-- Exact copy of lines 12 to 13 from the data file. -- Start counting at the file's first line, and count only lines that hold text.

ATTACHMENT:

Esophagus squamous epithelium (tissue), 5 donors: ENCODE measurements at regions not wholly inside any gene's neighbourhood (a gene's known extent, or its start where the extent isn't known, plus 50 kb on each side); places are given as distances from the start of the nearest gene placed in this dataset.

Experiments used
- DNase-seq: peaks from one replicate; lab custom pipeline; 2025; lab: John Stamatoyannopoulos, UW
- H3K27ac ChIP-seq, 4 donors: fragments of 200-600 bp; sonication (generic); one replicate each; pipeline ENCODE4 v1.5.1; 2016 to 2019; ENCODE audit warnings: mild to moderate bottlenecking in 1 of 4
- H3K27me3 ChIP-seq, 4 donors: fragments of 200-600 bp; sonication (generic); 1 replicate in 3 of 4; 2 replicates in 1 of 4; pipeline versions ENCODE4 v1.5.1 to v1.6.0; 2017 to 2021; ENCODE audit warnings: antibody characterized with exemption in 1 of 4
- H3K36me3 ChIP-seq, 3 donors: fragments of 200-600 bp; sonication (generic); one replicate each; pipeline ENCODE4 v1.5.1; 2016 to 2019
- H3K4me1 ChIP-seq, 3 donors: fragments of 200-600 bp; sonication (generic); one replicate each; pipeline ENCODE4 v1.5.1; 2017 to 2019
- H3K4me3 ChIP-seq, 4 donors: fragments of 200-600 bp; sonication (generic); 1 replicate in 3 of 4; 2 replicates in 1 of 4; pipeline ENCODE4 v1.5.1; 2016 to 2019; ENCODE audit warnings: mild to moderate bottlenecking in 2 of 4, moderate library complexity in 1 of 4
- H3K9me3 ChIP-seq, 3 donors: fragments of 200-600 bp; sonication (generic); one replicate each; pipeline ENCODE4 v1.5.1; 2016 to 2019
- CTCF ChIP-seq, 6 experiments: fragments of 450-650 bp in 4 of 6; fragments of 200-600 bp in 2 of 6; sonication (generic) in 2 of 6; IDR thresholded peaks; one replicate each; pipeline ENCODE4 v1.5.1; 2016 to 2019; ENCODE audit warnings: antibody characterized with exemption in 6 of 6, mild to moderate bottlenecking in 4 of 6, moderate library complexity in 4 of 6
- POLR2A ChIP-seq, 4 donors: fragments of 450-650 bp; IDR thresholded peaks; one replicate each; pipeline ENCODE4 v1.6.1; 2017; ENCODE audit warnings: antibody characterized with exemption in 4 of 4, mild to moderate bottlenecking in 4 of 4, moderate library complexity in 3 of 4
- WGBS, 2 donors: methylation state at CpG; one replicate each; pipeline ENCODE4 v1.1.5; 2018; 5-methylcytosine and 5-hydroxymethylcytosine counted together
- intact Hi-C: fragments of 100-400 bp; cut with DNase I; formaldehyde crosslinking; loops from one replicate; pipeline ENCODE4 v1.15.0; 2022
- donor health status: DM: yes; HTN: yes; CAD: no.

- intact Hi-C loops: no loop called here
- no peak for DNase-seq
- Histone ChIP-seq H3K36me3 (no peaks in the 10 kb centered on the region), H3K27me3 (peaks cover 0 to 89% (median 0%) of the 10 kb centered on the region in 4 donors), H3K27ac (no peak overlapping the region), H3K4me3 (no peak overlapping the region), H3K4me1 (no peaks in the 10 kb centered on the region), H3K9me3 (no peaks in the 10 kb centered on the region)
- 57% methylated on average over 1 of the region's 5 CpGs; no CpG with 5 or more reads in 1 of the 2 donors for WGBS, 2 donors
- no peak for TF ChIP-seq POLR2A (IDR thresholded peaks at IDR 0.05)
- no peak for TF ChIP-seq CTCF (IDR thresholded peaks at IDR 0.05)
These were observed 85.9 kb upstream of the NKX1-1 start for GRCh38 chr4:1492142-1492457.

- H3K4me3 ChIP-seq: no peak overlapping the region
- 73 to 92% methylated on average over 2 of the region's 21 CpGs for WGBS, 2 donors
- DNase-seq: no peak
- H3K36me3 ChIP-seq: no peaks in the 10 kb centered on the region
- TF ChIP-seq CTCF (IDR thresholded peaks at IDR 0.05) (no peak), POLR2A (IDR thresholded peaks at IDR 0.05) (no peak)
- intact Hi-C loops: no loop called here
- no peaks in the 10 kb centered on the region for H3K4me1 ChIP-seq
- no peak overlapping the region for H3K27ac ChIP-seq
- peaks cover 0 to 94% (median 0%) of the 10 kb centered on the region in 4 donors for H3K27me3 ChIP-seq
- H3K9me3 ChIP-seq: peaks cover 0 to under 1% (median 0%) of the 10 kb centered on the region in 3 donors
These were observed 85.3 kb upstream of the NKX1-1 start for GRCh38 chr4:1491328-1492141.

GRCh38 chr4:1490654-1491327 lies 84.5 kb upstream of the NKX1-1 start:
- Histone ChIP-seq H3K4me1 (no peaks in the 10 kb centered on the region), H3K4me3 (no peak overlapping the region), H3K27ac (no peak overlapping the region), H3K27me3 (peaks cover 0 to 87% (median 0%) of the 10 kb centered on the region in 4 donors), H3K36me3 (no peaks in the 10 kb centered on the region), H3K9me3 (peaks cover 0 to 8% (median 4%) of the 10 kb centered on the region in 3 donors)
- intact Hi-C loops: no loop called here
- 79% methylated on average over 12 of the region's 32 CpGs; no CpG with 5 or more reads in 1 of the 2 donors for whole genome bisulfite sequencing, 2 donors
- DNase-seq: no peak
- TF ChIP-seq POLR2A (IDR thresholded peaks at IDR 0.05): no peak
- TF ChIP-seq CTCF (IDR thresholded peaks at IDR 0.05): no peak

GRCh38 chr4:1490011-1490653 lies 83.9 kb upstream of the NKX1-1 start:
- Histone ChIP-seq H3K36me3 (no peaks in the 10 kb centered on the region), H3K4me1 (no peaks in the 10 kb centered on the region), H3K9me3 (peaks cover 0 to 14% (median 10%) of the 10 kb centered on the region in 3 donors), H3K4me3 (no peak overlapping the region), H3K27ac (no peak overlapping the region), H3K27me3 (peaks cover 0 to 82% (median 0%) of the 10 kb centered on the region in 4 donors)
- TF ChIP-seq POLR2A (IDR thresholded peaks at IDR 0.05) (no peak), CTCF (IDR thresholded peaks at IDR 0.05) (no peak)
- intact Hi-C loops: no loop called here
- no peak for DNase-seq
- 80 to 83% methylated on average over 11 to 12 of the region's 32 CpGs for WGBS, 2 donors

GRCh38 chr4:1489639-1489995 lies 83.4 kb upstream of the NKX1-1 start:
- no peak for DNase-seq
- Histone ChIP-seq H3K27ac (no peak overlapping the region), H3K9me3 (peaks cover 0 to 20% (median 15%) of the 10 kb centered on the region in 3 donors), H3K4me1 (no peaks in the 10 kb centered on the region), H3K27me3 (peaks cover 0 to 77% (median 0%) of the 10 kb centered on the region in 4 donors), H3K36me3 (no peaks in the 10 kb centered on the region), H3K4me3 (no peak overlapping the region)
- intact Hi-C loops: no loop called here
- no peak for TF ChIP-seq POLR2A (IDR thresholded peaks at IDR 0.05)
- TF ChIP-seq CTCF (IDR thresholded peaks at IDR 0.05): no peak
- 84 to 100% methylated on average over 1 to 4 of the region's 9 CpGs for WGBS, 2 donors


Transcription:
- WGBS, 2 donors: methylation state at CpG; one replicate each; pipeline ENCODE4 v1.1.5; 2018; 5-methylcytosine and 5-hydroxymethylcytosine counted together
- intact Hi-C: fragments of 100-400 bp; cut with DNase I; formaldehyde crosslinking; loops from one replicate; pipeline ENCODE4 v1.15.0; 2022